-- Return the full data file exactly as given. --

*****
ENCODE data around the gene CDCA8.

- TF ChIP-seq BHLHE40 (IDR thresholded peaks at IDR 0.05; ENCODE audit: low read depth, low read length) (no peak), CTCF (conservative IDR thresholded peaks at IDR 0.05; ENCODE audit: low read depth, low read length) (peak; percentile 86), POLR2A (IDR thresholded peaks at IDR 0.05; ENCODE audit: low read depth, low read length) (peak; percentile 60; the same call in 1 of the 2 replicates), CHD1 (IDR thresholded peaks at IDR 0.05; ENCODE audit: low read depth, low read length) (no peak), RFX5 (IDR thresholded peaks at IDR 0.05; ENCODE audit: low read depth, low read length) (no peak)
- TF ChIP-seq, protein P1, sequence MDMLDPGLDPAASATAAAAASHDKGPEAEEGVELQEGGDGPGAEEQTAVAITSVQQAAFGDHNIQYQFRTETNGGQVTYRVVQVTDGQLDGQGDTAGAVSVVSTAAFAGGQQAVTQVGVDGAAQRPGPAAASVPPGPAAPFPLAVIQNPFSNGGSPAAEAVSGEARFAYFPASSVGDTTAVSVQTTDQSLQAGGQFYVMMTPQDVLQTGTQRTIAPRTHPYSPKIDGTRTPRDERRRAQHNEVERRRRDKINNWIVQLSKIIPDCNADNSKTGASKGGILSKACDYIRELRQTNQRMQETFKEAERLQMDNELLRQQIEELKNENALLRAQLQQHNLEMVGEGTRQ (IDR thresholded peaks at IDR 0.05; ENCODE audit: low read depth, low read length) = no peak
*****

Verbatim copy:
ENCODE data around the gene CDCA8.

- TF ChIP-seq BHLHE40 (IDR thresholded peaks at IDR 0.05; ENCODE audit: low read depth, low read length) (no peak), CTCF (conservative IDR thresholded peaks at IDR 0.05; ENCODE audit: low read depth, low read length) (peak; percentile 86), POLR2A (IDR thresholded peaks at IDR 0.05; ENCODE audit: low read depth, low read length) (peak; percentile 60; the same call in 1 of the 2 replicates), CHD1 (IDR thresholded peaks at IDR 0.05; ENCODE audit: low read depth, low read length) (no peak), RFX5 (IDR thresholded peaks at IDR 0.05; ENCODE audit: low read depth, low read length) (no peak)
- TF ChIP-seq, protein P1, sequence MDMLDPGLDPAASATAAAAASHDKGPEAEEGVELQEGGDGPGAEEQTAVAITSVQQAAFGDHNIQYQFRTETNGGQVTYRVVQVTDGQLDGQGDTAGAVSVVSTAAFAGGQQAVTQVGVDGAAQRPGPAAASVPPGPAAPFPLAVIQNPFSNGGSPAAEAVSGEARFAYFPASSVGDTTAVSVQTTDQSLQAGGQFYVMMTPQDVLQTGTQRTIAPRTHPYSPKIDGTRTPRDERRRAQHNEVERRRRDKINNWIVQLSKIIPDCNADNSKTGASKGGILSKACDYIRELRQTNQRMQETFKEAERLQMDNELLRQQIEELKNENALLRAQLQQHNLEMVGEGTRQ (IDR thresholded peaks at IDR 0.05; ENCODE audit: low read depth, low read length) = no peak